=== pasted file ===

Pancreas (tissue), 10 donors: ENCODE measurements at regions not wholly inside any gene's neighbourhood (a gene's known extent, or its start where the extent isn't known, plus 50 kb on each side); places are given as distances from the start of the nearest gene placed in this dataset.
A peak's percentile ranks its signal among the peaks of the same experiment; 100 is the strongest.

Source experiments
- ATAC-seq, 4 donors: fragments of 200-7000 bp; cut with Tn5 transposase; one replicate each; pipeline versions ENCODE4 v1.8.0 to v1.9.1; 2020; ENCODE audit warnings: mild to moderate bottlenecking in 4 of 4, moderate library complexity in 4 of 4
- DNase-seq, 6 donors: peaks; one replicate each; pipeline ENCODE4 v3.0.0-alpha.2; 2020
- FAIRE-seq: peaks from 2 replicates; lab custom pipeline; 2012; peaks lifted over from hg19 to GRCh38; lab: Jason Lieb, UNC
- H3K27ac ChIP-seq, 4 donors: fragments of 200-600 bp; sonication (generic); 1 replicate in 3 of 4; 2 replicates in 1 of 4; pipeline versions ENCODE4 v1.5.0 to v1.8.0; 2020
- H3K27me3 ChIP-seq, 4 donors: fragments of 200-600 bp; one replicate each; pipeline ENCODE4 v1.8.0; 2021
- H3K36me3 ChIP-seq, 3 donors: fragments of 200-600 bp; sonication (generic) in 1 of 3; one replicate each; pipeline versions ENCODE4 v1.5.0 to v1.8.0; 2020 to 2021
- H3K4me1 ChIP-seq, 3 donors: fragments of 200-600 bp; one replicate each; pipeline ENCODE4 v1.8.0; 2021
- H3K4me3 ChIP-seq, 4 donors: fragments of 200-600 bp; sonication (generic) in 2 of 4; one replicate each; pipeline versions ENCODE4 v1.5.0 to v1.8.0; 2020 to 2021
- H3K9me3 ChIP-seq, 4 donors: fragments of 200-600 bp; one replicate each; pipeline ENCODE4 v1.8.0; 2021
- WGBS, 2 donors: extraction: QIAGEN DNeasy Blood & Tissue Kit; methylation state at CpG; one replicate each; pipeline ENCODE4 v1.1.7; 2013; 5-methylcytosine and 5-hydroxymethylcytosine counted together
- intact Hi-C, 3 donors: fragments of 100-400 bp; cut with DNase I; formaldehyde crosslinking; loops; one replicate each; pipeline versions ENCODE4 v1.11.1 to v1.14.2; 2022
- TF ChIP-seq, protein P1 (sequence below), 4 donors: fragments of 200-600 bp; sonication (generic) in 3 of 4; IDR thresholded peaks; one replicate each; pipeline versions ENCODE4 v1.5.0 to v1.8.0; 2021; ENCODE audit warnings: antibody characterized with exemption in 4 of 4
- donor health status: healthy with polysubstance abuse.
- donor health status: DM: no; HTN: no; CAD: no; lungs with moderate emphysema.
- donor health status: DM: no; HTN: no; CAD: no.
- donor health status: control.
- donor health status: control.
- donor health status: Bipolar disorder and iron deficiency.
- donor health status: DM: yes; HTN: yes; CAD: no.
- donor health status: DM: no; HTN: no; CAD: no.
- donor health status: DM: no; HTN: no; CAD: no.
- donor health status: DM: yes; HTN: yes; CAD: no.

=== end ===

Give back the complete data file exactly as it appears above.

Pancreas (tissue), 10 donors: ENCODE measurements at regions not wholly inside any gene's neighbourhood (a gene's known extent, or its start where the extent isn't known, plus 50 kb on each side); places are given as distances from the start of the nearest gene placed in this dataset.
A peak's percentile ranks its signal among the peaks of the same experiment; 100 is the strongest.

Source experiments
- ATAC-seq, 4 donors: fragments of 200-7000 bp; cut with Tn5 transposase; one replicate each; pipeline versions ENCODE4 v1.8.0 to v1.9.1; 2020; ENCODE audit warnings: mild to moderate bottlenecking in 4 of 4, moderate library complexity in 4 of 4
- DNase-seq, 6 donors: peaks; one replicate each; pipeline ENCODE4 v3.0.0-alpha.2; 2020
- FAIRE-seq: peaks from 2 replicates; lab custom pipeline; 2012; peaks lifted over from hg19 to GRCh38; lab: Jason Lieb, UNC
- H3K27ac ChIP-seq, 4 donors: fragments of 200-600 bp; sonication (generic); 1 replicate in 3 of 4; 2 replicates in 1 of 4; pipeline versions ENCODE4 v1.5.0 to v1.8.0; 2020
- H3K27me3 ChIP-seq, 4 donors: fragments of 200-600 bp; one replicate each; pipeline ENCODE4 v1.8.0; 2021
- H3K36me3 ChIP-seq, 3 donors: fragments of 200-600 bp; sonication (generic) in 1 of 3; one replicate each; pipeline versions ENCODE4 v1.5.0 to v1.8.0; 2020 to 2021
- H3K4me1 ChIP-seq, 3 donors: fragments of 200-600 bp; one replicate each; pipeline ENCODE4 v1.8.0; 2021
- H3K4me3 ChIP-seq, 4 donors: fragments of 200-600 bp; sonication (generic) in 2 of 4; one replicate each; pipeline versions ENCODE4 v1.5.0 to v1.8.0; 2020 to 2021
- H3K9me3 ChIP-seq, 4 donors: fragments of 200-600 bp; one replicate each; pipeline ENCODE4 v1.8.0; 2021
- WGBS, 2 donors: extraction: QIAGEN DNeasy Blood & Tissue Kit; methylation state at CpG; one replicate each; pipeline ENCODE4 v1.1.7; 2013; 5-methylcytosine and 5-hydroxymethylcytosine counted together
- intact Hi-C, 3 donors: fragments of 100-400 bp; cut with DNase I; formaldehyde crosslinking; loops; one replicate each; pipeline versions ENCODE4 v1.11.1 to v1.14.2; 2022
- TF ChIP-seq, protein P1 (sequence below), 4 donors: fragments of 200-600 bp; sonication (generic) in 3 of 4; IDR thresholded peaks; one replicate each; pipeline versions ENCODE4 v1.5.0 to v1.8.0; 2021; ENCODE audit warnings: antibody characterized with exemption in 4 of 4
- donor health status: healthy with polysubstance abuse.
- donor health status: DM: no; HTN: no; CAD: no; lungs with moderate emphysema.
- donor health status: DM: no; HTN: no; CAD: no.
- donor health status: control.
- donor health status: control.
- donor health status: Bipolar disorder and iron deficiency.
- donor health status: DM: yes; HTN: yes; CAD: no.
- donor health status: DM: no; HTN: no; CAD: no.
- donor health status: DM: no; HTN: no; CAD: no.
- donor health status: DM: yes; HTN: yes; CAD: no.